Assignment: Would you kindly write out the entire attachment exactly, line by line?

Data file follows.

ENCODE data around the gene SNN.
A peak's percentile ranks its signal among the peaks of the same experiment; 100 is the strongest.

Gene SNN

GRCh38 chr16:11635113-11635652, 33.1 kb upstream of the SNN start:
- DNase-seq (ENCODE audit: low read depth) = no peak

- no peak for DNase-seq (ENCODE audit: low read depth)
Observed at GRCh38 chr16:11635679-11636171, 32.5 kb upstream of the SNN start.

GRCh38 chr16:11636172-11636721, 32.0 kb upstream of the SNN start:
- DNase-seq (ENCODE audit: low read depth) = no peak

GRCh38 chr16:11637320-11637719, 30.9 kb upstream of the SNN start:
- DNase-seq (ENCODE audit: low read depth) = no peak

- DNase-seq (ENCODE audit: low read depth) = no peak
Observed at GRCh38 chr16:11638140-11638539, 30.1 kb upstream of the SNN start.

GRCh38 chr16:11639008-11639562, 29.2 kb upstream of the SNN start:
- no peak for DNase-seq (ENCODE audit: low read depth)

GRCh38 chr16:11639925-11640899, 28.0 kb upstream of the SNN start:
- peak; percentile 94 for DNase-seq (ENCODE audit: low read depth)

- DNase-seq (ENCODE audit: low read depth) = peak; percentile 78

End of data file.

ENCODE data around the gene SNN.
A peak's percentile ranks its signal among the peaks of the same experiment; 100 is the strongest.

Gene SNN

GRCh38 chr16:11635113-11635652, 33.1 kb upstream of the SNN start:
- DNase-seq (ENCODE audit: low read depth) = no peak

- no peak for DNase-seq (ENCODE audit: low read depth)
Observed at GRCh38 chr16:11635679-11636171, 32.5 kb upstream of the SNN start.

GRCh38 chr16:11636172-11636721, 32.0 kb upstream of the SNN start:
- DNase-seq (ENCODE audit: low read depth) = no peak

GRCh38 chr16:11637320-11637719, 30.9 kb upstream of the SNN start:
- DNase-seq (ENCODE audit: low read depth) = no peak

- DNase-seq (ENCODE audit: low read depth) = no peak
Observed at GRCh38 chr16:11638140-11638539, 30.1 kb upstream of the SNN start.

GRCh38 chr16:11639008-11639562, 29.2 kb upstream of the SNN start:
- no peak for DNase-seq (ENCODE audit: low read depth)

GRCh38 chr16:11639925-11640899, 28.0 kb upstream of the SNN start:
- peak; percentile 94 for DNase-seq (ENCODE audit: low read depth)

- DNase-seq (ENCODE audit: low read depth) = peak; percentile 78